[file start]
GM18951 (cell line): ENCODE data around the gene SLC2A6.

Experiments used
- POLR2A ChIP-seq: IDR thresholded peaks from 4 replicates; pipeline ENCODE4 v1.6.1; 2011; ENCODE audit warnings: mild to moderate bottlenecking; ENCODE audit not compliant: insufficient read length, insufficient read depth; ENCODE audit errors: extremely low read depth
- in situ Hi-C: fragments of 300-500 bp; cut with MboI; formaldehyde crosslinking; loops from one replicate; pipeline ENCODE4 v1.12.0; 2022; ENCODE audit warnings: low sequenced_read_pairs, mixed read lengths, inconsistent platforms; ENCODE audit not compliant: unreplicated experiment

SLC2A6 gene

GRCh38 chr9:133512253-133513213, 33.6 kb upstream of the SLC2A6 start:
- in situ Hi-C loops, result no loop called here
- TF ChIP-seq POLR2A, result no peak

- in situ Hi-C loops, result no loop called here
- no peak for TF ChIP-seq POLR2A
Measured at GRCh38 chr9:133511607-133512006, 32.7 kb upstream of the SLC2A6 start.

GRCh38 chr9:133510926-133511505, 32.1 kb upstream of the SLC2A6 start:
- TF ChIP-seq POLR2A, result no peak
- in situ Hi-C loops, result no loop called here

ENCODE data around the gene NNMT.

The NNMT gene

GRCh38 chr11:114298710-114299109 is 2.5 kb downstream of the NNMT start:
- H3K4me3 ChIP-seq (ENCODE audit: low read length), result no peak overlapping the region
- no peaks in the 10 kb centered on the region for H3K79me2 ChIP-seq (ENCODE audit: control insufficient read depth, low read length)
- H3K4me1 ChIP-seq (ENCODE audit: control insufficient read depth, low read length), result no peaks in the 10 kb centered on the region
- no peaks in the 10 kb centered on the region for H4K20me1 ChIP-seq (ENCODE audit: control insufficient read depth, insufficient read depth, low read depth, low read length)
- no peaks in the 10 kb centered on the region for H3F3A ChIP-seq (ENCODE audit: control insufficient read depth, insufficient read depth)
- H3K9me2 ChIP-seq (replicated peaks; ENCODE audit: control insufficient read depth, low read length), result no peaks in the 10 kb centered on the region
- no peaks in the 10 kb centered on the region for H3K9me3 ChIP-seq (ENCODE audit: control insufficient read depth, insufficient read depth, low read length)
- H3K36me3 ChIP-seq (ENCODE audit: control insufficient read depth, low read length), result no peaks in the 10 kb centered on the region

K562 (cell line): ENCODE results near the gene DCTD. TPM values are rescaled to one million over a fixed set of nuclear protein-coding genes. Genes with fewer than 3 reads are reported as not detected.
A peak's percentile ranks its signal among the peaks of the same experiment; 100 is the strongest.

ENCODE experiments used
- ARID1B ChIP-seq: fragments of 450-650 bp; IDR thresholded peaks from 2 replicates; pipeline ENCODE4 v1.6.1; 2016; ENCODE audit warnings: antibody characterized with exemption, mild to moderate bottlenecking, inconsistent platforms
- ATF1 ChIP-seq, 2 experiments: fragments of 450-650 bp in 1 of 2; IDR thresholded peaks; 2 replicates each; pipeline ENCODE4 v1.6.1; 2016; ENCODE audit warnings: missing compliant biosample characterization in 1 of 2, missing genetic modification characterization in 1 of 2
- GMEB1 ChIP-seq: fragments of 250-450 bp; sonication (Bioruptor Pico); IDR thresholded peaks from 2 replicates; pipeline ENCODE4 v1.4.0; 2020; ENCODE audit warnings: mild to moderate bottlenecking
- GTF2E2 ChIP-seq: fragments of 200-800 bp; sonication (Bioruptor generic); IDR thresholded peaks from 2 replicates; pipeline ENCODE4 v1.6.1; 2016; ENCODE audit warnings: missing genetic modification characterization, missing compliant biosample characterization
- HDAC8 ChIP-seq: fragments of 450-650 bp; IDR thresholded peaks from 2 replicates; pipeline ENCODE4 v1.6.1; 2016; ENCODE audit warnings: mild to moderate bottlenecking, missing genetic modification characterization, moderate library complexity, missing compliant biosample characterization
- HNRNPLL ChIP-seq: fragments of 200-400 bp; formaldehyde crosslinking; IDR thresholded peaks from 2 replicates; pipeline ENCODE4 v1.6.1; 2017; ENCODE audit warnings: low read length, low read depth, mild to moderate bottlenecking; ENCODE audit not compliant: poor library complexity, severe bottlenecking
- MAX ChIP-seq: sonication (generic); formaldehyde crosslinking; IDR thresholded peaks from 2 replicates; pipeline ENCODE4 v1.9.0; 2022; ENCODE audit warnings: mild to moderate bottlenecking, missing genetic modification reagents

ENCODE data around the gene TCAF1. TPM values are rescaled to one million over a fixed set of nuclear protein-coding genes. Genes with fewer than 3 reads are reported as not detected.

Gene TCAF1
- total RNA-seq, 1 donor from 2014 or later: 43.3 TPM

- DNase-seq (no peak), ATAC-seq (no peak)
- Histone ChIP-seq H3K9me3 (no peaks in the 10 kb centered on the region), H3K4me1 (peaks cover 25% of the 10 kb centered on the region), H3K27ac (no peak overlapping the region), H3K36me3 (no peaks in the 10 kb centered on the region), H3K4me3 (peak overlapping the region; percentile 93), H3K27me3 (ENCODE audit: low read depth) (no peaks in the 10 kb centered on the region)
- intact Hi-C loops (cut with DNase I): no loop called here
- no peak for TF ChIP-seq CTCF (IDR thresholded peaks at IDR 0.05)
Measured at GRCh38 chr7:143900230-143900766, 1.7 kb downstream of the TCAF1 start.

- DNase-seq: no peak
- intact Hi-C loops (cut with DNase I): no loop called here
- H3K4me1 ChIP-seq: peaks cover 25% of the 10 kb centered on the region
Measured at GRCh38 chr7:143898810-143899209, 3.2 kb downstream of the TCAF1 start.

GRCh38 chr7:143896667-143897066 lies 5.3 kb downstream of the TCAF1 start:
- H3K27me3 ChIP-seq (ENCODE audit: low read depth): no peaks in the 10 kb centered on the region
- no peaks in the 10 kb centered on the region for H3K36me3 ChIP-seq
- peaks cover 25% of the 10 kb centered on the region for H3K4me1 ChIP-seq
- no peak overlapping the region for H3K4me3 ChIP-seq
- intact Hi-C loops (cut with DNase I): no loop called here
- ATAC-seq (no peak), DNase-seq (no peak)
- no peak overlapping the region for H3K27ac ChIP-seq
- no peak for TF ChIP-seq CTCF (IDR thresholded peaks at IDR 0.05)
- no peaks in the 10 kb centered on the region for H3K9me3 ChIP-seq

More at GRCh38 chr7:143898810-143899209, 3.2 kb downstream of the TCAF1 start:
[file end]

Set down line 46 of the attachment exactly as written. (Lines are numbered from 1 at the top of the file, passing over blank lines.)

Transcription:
- H3K4me1 ChIP-seq: peaks cover 25% of the 10 kb centered on the region